I purchased a tractor and started plowing, planting, watering and weeding. The plan was to have the farm centered around tea with Tea and Tour (scenic and historic bicycle tours), Tea and Tulips (English Tea and garden tour), Weeding and Tea (English tea and weeding the chamomile field), and other tea-related events.

I opened my doors to the public in April of 2018 during the Skagit Valley Tulip Festival with Tea and Tulips. People from all over the country came to have English Tea overlooking the chamomile field. They wandered through the gardens and took pictures of the tulips.

I was a bit nervous about turning the privacy of my home over to my business. I will never forget reaching for the doorknob when the first tea guests arrived. My mind said, “What in the world am I doing?!” But all of that washed away when I discovered my first guests came from Palmer, Alaska, where my mother went to high school. Charles and Bonnie were celebrating their 50th anniversary. After enjoying tea, they spent time thumbing through my mother’s book The Alaska Years. I could not have asked for better first guests. It was a tender way to begin a beautiful business venture.

I look back on my desire to host weddings and think of the large crowds that would have descended on my home. I much prefer the smaller groups that come to my door, and I marvel at how a road-block became an avenue to a much better business model for me.

Julie Andrews said it well. “When the Lord closes a door....somewhere He opens a window.” Mine was a ‘window of opportuni-Tea.’

A Field of Dreams ~

My vision of a lush chamomile field has been challenged by prolific and tenacious competition of other plants. The clover, buttercup, canary grass, and horse tail spring up vigorously before my chamomile can take hold.  It actually makes for a beautiful field, with the daisy-like chamomile blossoms, purple clover and yellow buttercups, not to mention the lacy-green horse tail.  But the menagerie of plants in the field is not what I envisioned and makes harvesting the chamomile impossible. So instead of seeding directly into the ground (which I tried two years in a row), I decided to plant chamomile starts in trays, then put them in the ground through a weed barrier. It makes for a LOT more work initially, but makes for a lush, weed-free field of chamomile in the end.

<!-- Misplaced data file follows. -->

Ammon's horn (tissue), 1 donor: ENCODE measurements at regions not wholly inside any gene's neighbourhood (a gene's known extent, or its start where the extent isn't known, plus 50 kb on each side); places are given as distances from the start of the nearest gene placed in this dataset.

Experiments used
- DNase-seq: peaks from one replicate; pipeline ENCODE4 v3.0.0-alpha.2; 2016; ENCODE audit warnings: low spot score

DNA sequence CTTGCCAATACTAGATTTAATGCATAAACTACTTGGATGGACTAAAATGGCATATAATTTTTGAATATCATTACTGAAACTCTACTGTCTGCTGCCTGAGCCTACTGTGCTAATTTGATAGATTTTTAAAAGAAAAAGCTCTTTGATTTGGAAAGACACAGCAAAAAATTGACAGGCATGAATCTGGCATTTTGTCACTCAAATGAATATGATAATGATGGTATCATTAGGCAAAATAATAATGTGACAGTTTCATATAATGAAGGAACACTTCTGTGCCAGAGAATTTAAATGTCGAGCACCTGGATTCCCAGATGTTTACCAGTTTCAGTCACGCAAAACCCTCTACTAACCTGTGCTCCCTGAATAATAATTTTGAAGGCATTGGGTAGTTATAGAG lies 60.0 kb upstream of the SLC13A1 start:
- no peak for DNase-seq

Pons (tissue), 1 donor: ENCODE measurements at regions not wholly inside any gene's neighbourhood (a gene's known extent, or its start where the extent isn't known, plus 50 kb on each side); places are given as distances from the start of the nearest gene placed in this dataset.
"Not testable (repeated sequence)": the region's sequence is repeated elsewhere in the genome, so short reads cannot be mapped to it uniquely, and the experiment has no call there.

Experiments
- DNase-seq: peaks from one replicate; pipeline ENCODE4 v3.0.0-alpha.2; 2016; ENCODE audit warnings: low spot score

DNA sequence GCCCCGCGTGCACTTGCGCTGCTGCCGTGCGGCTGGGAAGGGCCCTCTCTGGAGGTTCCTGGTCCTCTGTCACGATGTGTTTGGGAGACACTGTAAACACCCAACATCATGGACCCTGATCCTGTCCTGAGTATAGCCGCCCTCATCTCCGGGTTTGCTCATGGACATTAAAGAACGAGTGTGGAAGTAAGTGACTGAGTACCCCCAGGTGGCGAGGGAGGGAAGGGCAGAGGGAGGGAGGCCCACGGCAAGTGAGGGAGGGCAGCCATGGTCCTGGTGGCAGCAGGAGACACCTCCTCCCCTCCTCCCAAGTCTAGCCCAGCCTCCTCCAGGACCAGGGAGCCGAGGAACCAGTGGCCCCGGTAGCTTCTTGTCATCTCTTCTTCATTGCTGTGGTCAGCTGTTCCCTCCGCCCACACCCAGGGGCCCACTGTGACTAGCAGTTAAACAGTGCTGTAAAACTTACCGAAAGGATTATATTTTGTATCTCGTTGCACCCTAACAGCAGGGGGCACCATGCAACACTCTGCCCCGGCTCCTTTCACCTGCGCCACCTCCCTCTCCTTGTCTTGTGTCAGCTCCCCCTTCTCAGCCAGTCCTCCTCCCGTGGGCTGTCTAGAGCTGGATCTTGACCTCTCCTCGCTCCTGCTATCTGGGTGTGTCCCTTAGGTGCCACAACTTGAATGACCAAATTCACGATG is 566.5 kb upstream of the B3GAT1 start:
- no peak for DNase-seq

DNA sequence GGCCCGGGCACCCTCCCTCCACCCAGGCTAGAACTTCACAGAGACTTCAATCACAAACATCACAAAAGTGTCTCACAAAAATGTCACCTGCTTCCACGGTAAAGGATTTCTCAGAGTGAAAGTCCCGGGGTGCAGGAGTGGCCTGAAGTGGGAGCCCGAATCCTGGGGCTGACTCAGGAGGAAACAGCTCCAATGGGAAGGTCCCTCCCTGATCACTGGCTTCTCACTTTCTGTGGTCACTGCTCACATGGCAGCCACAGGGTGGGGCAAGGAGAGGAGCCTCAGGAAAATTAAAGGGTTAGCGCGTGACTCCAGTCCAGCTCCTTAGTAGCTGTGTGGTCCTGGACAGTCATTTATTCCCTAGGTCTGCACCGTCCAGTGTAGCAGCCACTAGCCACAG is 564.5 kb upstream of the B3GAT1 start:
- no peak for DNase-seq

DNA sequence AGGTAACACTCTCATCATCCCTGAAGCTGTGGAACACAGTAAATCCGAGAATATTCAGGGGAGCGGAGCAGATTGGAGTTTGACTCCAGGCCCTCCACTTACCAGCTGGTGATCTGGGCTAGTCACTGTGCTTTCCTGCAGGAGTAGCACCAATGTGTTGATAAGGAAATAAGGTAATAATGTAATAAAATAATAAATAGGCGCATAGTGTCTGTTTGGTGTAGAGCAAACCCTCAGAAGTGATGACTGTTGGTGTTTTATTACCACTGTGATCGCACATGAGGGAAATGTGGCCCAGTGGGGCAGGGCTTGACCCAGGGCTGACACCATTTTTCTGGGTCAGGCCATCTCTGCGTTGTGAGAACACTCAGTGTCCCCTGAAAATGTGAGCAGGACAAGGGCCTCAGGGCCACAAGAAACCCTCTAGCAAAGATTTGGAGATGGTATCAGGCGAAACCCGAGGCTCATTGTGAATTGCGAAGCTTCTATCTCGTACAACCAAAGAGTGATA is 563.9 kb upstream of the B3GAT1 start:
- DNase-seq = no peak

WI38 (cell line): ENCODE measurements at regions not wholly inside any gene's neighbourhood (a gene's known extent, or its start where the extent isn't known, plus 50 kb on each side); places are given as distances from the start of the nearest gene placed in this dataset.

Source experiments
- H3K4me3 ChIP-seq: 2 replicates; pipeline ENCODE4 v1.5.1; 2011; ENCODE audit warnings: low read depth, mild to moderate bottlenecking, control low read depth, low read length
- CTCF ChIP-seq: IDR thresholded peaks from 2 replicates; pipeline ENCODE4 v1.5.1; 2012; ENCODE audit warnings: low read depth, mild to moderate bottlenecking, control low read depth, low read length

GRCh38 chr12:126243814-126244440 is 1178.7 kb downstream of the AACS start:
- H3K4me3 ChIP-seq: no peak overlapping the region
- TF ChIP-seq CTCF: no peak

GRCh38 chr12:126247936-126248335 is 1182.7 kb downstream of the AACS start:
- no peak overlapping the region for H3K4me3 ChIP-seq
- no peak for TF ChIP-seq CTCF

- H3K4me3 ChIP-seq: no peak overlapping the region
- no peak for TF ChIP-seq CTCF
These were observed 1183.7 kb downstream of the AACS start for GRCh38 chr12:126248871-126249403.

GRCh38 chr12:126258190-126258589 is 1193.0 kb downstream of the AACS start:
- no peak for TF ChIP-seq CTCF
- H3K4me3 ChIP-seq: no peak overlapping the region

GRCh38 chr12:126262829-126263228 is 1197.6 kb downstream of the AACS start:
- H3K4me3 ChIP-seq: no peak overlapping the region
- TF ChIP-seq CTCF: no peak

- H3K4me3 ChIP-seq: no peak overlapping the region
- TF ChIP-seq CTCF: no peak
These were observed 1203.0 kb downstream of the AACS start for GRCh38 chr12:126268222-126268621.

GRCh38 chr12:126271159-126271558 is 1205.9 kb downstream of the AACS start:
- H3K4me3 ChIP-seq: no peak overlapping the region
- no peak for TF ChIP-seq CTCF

Do you remember my newsletter from February where I wrote about my 'Seeding and Tea' event?  (Click HERE to read). To celebrate Valentines Day, I invited ladies to bring their friends for tea and scones and then plant chamomile seeds into trays.  It was a great event and so much fun that I will do it again next year.   

The trays were put in the greenhouse to sprout and grow.  In my last newsletter I put out the invitation to anyone who wanted to come and plant the starts into the chamomile field.  (Click HERE to read). I was delighted with the response and appreciate the hours of work that went into planting the chamomile starts these past couple of weeks

A Bit of a Back Story ~

So, for the next part of the story, I have to go back in time almost 30 years, and introduce you to my dear friend, Tara.  We were both young mothers, putting our husbands through school when we first met.  My oldest son, Derrill,  was not even a year old.  Her daughter, Lauren, was the same age and they became the best of friends during the four years we lived in Seattle.  Tara and I did a lot of field trips with kids in tow, starting with just Darrell and Lauren and adding more kids every couple of years.  

After graduate school, they moved to Corvallis, and we moved to Sedro Woolley.   Even with a five-hour drive, we made sure to get the kids together to play and give us the opportunity to reconnect.  Tara and family moved to Florida, and it was too far to meet for play dates, so we both went on with our lives.